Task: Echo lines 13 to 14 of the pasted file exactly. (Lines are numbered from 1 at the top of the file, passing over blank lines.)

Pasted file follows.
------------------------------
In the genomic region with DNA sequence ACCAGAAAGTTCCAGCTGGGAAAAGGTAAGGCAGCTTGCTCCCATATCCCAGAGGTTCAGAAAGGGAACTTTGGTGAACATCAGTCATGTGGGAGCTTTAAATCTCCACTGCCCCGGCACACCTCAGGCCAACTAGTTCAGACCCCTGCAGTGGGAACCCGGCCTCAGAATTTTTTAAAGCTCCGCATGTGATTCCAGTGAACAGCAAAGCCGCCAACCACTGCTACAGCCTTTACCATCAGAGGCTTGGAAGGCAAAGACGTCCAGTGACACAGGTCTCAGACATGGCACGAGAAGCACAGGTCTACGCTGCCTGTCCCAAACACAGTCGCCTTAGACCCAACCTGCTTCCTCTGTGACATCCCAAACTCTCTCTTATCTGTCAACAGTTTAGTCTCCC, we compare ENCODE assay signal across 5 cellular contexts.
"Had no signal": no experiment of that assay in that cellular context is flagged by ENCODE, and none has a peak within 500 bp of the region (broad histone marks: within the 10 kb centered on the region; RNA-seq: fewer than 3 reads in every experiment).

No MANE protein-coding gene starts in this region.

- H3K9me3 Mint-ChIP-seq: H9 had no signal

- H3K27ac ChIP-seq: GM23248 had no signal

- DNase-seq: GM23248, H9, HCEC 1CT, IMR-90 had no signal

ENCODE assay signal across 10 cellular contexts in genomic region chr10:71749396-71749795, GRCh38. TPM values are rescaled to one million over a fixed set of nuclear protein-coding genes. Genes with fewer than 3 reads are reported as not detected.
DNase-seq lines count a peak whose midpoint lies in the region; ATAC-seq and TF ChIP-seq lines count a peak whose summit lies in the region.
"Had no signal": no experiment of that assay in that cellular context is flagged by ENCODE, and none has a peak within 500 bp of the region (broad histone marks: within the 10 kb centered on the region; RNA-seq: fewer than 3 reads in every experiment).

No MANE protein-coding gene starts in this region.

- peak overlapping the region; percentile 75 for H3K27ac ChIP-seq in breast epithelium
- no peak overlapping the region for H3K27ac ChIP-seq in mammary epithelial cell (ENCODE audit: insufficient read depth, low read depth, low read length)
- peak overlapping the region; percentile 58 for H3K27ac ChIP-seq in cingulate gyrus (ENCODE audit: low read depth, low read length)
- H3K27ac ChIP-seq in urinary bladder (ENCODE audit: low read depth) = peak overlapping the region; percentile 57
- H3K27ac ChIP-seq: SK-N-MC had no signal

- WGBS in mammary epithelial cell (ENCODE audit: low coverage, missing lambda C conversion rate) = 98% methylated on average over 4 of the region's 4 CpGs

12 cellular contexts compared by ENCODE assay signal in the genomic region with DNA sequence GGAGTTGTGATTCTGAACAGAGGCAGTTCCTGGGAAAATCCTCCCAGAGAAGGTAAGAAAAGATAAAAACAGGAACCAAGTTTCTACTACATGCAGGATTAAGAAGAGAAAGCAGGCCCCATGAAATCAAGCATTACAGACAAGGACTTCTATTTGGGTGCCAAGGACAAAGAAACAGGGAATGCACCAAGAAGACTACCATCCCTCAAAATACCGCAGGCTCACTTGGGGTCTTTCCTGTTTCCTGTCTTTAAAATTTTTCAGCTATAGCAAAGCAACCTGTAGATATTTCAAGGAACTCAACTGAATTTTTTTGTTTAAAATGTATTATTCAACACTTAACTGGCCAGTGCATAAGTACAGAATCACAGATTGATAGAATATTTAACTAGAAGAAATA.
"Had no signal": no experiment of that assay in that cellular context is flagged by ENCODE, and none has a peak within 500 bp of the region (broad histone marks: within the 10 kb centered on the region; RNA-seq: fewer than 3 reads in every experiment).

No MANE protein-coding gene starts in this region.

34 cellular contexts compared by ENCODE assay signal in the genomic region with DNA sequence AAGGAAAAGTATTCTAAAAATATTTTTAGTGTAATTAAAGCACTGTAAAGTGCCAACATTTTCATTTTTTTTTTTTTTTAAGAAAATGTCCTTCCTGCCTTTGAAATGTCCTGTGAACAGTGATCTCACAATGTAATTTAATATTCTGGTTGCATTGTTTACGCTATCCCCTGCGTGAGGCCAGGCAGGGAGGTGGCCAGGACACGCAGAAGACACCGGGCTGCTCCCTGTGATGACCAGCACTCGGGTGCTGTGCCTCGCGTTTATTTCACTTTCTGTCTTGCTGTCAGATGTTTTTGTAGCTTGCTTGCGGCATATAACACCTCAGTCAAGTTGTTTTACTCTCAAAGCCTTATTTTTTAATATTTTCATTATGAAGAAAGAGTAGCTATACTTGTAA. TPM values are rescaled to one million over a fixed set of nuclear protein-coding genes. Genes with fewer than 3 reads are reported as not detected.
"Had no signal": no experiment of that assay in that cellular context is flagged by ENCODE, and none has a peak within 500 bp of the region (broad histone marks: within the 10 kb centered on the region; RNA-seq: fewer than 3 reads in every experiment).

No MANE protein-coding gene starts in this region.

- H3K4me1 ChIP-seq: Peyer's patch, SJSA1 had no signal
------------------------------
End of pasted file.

- peak overlapping the region; percentile 58 for H3K27ac ChIP-seq in cingulate gyrus (ENCODE audit: low read depth, low read length)
- H3K27ac ChIP-seq in urinary bladder (ENCODE audit: low read depth) = peak overlapping the region; percentile 57